Downtime Insurance

When you have a truck down for the count, your trucking business is losing money in more ways than one. This is where downtime insurance can help offset the financial damage.

What is downtime insurance? Downtime insurance indemnifies for loss of earnings resulting from the inability to operate due to damage to a truck or trailer from an insured accident.

As a trucker or fleet owner, hopefully, you’ve purchased this from your insurer or agent. You will need concrete proof of the loss of income you are experiencing to receive a downtime claim.

The adjuster will want to keep as much money for the insurance company as possible, so be prepared for an audit of proof-of-income and financial losses related to your claim.

The insurance company will require lots of documentation. Be prepared to prove that you are getting the truck repaired as quickly as possible.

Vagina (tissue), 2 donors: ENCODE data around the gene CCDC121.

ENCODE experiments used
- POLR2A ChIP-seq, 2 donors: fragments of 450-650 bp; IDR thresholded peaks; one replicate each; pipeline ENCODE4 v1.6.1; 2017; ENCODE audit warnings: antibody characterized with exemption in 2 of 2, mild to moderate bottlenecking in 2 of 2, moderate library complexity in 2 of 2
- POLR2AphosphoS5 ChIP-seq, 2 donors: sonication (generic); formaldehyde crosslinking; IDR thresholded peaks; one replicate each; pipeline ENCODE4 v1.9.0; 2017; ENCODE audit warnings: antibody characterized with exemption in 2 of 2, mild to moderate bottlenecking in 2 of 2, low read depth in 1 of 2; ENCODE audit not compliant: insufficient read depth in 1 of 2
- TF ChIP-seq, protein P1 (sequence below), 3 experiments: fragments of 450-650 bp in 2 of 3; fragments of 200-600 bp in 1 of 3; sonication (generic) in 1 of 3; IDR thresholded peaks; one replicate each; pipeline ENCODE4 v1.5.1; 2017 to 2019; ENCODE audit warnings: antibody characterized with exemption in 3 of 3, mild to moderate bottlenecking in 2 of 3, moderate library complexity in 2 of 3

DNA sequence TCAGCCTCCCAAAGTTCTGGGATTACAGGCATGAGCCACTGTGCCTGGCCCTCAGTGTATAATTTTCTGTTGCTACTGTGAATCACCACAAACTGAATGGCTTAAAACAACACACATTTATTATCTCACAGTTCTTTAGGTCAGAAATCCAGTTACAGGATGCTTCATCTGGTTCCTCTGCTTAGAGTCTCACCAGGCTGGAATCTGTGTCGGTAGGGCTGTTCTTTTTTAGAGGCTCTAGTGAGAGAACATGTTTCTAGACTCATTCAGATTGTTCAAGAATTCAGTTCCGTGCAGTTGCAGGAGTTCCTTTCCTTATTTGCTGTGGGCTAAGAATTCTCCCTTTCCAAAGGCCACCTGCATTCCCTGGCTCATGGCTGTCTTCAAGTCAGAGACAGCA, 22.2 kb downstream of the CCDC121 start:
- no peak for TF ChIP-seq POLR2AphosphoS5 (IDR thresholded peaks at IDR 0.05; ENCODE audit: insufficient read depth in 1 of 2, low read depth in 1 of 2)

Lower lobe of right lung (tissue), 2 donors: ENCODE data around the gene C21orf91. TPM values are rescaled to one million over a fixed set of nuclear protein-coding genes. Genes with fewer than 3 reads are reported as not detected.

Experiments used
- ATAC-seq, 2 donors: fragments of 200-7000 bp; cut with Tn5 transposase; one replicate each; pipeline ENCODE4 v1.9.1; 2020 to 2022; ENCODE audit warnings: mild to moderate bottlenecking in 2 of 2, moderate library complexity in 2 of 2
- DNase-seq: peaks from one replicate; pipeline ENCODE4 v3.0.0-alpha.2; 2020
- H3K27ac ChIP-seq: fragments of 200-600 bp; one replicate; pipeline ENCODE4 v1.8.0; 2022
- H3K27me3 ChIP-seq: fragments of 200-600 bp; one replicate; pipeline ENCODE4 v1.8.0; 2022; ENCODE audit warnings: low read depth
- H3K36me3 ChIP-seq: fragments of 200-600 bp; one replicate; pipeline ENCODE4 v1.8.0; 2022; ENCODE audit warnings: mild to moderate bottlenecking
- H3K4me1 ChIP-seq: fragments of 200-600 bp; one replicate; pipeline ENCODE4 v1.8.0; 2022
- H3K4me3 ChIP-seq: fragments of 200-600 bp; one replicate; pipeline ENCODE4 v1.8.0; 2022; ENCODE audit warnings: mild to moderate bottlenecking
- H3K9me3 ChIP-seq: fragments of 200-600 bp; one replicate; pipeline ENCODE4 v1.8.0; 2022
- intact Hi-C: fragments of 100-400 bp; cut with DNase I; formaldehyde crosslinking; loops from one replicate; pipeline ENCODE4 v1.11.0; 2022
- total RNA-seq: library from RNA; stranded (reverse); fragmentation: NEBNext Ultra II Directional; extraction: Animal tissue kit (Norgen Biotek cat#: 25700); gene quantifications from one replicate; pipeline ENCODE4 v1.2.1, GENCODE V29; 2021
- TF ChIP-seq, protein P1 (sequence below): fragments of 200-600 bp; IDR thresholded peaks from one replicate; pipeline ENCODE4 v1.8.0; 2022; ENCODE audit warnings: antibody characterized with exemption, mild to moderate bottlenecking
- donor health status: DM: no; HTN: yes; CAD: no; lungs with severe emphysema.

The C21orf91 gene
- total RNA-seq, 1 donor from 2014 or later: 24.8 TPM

Downtime insurance is one area where you will need to be patient to get a payout. Also, smaller claims payout more easily and quickly.


State Mandated Deadlines

Some states will require an insurance payout to happen more quickly. This only works when there are no disputes involved, from any parties involved.

Check into the state where the accident happened, as well as where your business is legally located. Use the interactive map from the National Association of Insurance Commissioners‘ to find out whom to contact.


Communication is Key

The best way to get your insurance payout quickly is to communicate promptly. Answer phone calls, and initiate phone calls to your insurer and agents involved. Provide any requested documentation as soon as possible.